Abby’s dad was able to stay with Alan in the hospital so we could attend the class. On the way to our first formation class, we were pretty overwhelmed and filled with concern for our sick baby. We prayed that God would help us know if now was the right time to begin formation or if we should wait. The class was completely mind-blowing, and we were so filled with God’s love, as we were part of 17 couples who were on fire for serving the Lord. Signs seemed to be all around us, including Deacon Len Froyen as the day’s speaker. Deacon Len did Abby’s parents’ Pre-Marriage Cana almost 30 years before, and after the relationship we built with him and his wife during our time at St. Stephen the Witness 10 years ago, everything seemed to come full circle. The focus on “our story” and living a life of gratitude made our hearts so full that we were completely affirmed that we were exactly where we were called to be.
At the very end of that first class, Deacon Tom Lang called us up to the front and asked us to share our story about how the Holy Spirit had been working in our lives and how Alan’s adoption, in the midst of this diaconate application process, came to be. Everyone in the room became instantly aware that the Holy Spirit had joined each of our stories, because diaconate formation Class XIX is truly a family. Alan continues to touch the hearts of Class XIX.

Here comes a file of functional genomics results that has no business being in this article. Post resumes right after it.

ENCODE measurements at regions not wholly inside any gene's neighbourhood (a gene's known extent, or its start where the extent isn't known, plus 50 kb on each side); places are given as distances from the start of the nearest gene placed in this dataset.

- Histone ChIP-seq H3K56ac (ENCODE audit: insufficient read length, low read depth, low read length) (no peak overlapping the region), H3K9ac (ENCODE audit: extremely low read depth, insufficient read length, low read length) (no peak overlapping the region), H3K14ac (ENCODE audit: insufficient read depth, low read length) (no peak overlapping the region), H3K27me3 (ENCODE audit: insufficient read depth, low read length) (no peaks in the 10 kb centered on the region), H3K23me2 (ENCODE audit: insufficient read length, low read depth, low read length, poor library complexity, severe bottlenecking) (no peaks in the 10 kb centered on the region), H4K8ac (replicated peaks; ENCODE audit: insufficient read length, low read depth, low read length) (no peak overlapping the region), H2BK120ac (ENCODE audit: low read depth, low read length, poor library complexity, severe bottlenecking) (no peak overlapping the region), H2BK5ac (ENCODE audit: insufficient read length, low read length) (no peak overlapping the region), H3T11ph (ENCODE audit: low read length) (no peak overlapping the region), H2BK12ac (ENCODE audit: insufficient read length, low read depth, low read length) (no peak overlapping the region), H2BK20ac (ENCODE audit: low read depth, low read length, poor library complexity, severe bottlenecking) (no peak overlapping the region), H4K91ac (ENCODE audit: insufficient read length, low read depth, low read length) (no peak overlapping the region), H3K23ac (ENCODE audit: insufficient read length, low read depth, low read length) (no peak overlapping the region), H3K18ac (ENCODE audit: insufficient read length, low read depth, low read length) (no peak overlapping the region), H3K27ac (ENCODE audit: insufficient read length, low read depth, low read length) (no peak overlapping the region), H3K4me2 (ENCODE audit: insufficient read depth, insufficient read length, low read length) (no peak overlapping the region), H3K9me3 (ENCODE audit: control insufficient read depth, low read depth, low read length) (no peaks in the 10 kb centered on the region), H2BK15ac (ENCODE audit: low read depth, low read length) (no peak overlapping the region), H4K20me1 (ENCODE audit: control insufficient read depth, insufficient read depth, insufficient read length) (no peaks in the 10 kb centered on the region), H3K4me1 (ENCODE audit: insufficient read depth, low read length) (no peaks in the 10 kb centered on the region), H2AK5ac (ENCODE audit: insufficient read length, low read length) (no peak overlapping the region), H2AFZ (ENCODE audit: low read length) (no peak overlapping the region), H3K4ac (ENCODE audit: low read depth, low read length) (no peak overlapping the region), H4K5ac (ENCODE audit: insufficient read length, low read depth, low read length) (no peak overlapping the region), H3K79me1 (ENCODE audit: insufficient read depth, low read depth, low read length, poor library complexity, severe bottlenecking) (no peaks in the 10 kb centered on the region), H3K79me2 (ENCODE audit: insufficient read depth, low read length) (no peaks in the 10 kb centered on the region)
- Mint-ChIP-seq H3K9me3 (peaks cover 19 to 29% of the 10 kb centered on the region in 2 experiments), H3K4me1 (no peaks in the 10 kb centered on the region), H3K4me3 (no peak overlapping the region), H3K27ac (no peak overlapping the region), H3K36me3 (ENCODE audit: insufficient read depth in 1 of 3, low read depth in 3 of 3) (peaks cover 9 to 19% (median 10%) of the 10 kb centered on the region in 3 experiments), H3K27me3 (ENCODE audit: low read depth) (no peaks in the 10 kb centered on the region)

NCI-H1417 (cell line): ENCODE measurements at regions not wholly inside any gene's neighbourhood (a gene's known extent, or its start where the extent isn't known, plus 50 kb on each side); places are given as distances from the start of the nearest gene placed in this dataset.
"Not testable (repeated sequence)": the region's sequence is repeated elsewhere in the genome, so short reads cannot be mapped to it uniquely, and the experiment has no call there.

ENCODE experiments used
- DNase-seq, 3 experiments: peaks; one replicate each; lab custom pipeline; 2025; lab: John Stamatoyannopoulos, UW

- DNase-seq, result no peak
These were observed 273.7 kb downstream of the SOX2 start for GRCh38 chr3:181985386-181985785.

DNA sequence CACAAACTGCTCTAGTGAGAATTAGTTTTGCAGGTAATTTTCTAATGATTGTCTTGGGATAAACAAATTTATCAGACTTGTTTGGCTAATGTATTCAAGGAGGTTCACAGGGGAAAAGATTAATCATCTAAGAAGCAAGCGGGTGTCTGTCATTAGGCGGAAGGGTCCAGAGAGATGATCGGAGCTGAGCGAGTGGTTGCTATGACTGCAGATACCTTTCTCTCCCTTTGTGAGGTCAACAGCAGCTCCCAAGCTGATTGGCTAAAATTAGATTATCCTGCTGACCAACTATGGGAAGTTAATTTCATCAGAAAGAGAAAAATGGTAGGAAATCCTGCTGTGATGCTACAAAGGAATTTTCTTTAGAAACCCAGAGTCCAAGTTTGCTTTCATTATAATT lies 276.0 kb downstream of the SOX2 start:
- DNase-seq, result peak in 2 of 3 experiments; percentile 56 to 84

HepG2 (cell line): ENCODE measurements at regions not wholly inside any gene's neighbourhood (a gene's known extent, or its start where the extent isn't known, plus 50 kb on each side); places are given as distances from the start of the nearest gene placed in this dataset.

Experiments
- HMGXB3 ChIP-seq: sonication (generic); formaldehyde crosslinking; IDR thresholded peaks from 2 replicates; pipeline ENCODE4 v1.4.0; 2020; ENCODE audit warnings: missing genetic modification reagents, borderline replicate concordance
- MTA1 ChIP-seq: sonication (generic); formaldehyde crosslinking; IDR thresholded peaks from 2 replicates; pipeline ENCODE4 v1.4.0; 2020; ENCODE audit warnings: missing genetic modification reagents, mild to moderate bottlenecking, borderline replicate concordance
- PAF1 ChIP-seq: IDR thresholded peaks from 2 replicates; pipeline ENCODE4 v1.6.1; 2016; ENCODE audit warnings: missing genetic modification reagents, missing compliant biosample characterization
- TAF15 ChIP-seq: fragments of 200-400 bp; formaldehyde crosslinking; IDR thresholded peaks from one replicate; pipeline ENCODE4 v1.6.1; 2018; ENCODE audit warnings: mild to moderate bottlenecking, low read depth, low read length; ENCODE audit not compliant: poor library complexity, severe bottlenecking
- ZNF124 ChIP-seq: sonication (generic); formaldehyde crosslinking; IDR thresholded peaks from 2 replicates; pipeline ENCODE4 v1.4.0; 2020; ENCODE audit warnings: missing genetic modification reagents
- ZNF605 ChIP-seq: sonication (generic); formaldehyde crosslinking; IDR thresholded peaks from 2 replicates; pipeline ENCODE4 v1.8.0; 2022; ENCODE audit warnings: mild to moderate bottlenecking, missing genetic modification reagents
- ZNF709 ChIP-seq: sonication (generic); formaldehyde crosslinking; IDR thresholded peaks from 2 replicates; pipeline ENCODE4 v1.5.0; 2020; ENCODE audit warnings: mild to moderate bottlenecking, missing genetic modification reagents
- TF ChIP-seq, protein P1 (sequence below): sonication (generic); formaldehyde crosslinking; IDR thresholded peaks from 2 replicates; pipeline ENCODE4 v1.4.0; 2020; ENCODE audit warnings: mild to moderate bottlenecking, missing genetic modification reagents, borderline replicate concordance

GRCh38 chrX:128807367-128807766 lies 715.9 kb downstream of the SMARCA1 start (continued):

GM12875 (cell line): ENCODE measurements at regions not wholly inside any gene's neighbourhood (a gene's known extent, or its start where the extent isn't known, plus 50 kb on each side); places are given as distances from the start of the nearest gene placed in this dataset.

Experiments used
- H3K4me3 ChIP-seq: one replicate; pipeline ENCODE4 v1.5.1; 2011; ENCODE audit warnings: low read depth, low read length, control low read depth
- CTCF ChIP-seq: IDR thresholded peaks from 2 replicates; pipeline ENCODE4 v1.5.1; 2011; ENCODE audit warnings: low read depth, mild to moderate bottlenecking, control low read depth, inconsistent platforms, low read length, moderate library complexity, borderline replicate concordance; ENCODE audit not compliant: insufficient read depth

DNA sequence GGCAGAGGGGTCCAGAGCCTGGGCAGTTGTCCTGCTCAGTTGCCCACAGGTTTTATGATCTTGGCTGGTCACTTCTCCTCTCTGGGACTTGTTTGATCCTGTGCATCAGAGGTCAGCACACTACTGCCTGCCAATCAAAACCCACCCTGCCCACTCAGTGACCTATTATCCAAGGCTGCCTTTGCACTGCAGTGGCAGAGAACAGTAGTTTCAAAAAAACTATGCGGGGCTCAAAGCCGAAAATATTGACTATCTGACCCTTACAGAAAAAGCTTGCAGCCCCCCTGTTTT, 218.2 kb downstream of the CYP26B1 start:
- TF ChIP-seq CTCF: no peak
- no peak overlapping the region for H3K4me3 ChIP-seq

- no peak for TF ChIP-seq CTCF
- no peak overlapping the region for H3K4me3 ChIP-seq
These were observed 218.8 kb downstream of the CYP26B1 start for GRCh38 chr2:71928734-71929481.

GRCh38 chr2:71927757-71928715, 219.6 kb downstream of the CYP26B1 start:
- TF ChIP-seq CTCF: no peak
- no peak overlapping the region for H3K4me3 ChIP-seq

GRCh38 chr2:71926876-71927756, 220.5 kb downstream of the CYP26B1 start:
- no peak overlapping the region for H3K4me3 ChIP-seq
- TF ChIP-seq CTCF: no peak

Our other two children, John (age 5) and Joe (age 4), absolutely love “Waterloo Days” since they get to have lunchables and play with the other kids whose parents are in diaconate formation, through the child care available at Blessed Sacrament. It has been incredible to experience the growing faith of our children, just since we began this process a year ago.
There is a lot of reading, but even though Rolando struggled somewhat in school, he is so driven and inspired by the readings we have for formation, because they bring us into a deeper relationship with God and one another. Our families are very supportive of the formation process as well. The friendships we have created with the members of Class XIX over the last year are deep friendships that truly do feel like family.
This article continues the 40th anniversary of the permanent diaconate in the Archdiocese of Dubuque. For more information go to: www.DBQArch.org/Deacon40. Another deacon formation class is being formed. For more information contact Deacon Tom Lang at 563-556-2580 ext. 252.
Abby and Rolando Morales are pictured with their children, John, Joe and Alan. (Contributed photo)